News images of devasting floods in Vietnam, a catastrophic tsunami in Indonesia, a deadly earthquake in the Philippines and a volcano spewing ash in Vanuatu underscore the susceptibility of the Asia Pacific region to the threat of natural disasters and climate change.
The region is home to some of the world’s fastest-growing cities, many located in dangerous places along coastal areas, on land that floods, or on marginalised land. As more people flock to urban areas, the question is how can vulnerable, low-income communities in fast-growing cities become more resilient to disasters and climate change?
The inaugural Urban Resilience Asia Pacific 2018 (URAP2018) Conference at UNSW Sydney on 7-8 November will seek to answer that question. The two-day event links scholars and practitioners from Australia, Pacific, Asia, Europe and the United States in finding creative and smart solutions for building better and more resilient cities. The conference is convened by the UNSW Faculty of Built Environment in conjunction with ARUP, the Australian Red Cross and Harvard University’s South Asia Institute.
A 2018 United Nations report estimates that two-thirds of humanity – 2.5 billion more people than today – will be living in cities by 2050. While urbanisation leads to societal improvements such as reduced poverty, better access to health care, creativity in the arts and collective innovation, there are also many downsides. Great concentrations of people can lead to increased risks of violence and conflict and put strain on urban areas.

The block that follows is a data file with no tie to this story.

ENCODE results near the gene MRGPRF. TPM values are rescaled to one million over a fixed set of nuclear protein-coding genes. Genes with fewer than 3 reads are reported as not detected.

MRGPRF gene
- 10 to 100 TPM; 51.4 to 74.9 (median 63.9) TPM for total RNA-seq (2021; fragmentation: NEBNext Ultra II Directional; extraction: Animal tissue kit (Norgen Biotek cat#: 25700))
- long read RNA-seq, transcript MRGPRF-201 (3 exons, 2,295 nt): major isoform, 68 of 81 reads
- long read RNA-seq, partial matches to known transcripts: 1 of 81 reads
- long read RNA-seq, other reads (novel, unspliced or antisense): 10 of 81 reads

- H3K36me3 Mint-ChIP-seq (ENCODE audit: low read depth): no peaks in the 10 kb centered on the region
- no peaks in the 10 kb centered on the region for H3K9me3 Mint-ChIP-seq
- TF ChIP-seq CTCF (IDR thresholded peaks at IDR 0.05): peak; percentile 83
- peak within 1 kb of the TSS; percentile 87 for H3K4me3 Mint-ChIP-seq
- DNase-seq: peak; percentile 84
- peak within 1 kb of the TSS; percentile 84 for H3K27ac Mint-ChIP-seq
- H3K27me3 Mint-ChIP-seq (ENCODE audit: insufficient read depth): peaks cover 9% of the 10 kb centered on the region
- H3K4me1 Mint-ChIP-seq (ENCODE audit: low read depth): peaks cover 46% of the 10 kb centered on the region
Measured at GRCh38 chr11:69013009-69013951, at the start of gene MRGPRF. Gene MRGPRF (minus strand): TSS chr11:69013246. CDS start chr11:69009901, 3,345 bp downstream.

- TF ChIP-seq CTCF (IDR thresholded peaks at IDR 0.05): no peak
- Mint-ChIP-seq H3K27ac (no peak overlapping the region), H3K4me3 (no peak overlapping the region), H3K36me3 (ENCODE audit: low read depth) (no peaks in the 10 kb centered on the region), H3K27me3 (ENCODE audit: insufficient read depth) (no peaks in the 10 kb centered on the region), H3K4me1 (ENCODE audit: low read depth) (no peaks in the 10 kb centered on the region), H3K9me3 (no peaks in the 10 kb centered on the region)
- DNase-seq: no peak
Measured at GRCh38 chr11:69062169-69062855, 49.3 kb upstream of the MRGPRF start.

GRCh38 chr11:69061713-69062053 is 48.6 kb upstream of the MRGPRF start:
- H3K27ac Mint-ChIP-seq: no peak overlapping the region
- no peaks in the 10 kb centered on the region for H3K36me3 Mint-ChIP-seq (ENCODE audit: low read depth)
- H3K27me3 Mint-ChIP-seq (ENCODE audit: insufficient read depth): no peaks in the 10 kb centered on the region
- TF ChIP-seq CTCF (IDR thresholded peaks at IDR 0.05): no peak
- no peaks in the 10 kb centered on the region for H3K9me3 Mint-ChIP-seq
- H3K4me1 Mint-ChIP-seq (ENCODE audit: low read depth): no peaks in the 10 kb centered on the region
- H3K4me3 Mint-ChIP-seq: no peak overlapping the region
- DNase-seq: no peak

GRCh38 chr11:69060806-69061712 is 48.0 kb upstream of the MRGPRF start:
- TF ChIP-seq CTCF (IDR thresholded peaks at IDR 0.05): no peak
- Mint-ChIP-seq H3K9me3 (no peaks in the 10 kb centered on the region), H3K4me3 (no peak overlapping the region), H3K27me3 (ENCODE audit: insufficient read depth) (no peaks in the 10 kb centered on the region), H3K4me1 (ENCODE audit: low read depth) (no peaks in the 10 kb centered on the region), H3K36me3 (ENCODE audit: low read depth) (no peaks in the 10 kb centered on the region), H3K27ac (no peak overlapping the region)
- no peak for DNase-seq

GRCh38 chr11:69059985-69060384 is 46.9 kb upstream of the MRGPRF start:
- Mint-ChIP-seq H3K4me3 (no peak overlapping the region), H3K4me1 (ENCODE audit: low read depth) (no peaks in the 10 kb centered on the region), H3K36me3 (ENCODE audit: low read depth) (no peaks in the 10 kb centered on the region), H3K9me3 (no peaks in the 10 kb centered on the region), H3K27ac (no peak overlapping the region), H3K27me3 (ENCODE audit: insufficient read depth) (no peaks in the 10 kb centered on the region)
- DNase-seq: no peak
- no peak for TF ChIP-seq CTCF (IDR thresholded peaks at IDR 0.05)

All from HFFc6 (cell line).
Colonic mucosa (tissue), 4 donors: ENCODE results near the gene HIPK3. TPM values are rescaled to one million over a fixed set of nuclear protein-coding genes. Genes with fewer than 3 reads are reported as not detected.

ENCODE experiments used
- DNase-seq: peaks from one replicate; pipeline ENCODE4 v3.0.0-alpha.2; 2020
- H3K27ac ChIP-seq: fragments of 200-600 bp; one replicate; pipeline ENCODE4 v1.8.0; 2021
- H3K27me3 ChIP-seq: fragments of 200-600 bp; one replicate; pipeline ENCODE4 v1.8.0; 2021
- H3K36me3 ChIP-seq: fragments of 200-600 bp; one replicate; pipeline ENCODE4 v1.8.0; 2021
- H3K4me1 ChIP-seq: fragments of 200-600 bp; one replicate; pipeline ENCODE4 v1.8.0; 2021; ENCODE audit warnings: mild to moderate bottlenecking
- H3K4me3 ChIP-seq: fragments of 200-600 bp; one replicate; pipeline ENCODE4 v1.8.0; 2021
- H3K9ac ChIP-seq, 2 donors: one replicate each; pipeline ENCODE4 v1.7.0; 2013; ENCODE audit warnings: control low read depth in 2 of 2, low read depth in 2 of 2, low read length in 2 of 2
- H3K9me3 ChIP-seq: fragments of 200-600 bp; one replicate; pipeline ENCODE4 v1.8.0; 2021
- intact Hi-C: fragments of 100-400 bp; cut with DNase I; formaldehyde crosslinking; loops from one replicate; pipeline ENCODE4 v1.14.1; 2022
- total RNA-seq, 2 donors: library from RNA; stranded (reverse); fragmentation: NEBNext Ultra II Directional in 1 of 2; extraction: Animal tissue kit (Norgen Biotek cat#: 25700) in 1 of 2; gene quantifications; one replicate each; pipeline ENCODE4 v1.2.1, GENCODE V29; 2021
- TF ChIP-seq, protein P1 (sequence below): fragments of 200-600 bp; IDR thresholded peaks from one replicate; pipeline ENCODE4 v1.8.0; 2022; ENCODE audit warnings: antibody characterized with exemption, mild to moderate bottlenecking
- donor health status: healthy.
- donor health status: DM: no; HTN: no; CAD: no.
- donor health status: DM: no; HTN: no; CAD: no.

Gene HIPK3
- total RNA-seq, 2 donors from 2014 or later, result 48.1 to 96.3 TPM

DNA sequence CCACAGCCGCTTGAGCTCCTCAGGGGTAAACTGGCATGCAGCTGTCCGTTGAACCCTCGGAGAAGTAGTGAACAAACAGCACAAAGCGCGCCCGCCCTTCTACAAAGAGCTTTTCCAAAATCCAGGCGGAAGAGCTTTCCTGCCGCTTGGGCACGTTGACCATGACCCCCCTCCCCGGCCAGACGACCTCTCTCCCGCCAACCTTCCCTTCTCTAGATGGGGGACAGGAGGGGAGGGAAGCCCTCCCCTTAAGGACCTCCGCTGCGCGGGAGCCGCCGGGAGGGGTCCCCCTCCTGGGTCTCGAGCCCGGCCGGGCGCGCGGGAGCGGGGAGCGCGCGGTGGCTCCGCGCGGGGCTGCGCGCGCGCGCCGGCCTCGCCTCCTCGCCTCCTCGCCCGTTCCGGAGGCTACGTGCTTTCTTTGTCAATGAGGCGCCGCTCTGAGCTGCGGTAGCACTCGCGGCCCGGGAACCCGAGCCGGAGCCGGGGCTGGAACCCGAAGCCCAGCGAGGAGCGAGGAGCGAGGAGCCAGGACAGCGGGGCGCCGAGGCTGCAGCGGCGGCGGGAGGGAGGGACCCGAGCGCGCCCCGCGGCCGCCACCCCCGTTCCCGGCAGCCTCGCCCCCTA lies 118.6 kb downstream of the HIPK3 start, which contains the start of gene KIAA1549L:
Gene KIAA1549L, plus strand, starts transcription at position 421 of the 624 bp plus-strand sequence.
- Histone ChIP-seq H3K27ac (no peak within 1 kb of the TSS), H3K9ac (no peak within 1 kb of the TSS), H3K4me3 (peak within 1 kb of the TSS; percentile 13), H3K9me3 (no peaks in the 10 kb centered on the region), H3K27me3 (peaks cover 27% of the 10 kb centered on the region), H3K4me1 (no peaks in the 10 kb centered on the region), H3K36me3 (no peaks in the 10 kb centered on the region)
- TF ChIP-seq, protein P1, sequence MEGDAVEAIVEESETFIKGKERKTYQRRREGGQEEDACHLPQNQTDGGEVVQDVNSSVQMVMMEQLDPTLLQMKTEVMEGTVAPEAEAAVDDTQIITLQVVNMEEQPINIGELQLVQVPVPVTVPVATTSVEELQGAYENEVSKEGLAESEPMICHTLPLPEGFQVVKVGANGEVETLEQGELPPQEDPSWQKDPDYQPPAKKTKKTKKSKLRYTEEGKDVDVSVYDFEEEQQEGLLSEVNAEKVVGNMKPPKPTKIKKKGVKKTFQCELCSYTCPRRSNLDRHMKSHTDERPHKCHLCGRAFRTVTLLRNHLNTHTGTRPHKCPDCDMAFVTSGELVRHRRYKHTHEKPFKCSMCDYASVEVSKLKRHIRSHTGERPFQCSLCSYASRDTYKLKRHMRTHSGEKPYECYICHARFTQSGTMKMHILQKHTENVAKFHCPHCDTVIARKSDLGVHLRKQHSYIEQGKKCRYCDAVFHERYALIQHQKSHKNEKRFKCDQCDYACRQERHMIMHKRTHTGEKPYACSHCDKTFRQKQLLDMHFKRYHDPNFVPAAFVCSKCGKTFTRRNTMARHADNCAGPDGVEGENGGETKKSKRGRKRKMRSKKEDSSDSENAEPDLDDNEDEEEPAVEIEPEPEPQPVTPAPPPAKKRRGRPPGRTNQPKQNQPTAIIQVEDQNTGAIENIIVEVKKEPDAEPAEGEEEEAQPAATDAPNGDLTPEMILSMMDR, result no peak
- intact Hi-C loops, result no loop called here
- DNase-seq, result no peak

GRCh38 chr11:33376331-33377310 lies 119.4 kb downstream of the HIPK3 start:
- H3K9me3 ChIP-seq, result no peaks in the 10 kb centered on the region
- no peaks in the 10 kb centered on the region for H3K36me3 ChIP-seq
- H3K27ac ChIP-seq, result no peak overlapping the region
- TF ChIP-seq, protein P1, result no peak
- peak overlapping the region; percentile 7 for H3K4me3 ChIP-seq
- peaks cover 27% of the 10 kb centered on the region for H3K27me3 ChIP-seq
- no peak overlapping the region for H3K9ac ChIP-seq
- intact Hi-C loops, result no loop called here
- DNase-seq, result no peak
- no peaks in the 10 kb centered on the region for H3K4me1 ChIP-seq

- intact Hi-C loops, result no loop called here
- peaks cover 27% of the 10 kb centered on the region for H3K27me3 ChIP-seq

Asia Pacific is one of the world’s fastest urbanising regions. It is also home to the largest number of people living in low-income settlements. The region is particularly susceptible to a wide range of natural hazards, including flood, windstorms, earthquake, volcano, tsunami and landslide. Climate change is also expected to contribute to sea level rise, stronger windstorms and higher temperatures, which will increase urban risk and exacerbate migration.
Professor David Sanderson, Inaugural Judith Neilson Chair of Architecture at UNSW, is lead convener of the conference. He said URAP2018 brings together world-leading experts from academia, non-government organisations, policy, development and healthcare sectors to tackle one of today’s biggest challenges.
“Urban resilience is one of the defining issues that is currently shaping our planet,” said Professor Sanderson, who has more than 25 years’ experience working across the world in development and emergencies. “URAP2018 recognises the need to identify workable policies and practices that address the pressing issues of urbanisation, climate change, and increased naturally-triggered disasters and their impacts on low income urban settlements.”
The conference, which is the first event in UNSW’s Grand Challenges program on Rapid Urbanisation, has received more than 60 abstracts and session proposals from universities, not-for-profits, local and national government, private companies, the United Nations and leading thinktanks.
Keynote speakers include:
The event will also host a reception to launch two global reports: The Red Cross’ 2018 World Disasters Report: Leaving No One Behind, and the Global Shelter Cluster’s Inaugural State of the Humanitarian Shelter and Settlements 2018 report, Beyond the Better Shed: Prioritising People.
The Red Cross report will be launched by Dr Mahmood from the IFRC. The Global Shelter Cluster report editors and several contributors are also expected to attend.
The Urban Resilience Asia Pacific 2018 Conference will be held in the Colombo Building at the UNSW Sydney Kensington Campus on 7-8 November.
Registration is available through Eventbrite. Tickets are $100 (plus taxes and fees) per day for general admission; student admission is $50 (plus taxes and fees) per day.
More information and a link to the full schedule is available from the URAP2018 website.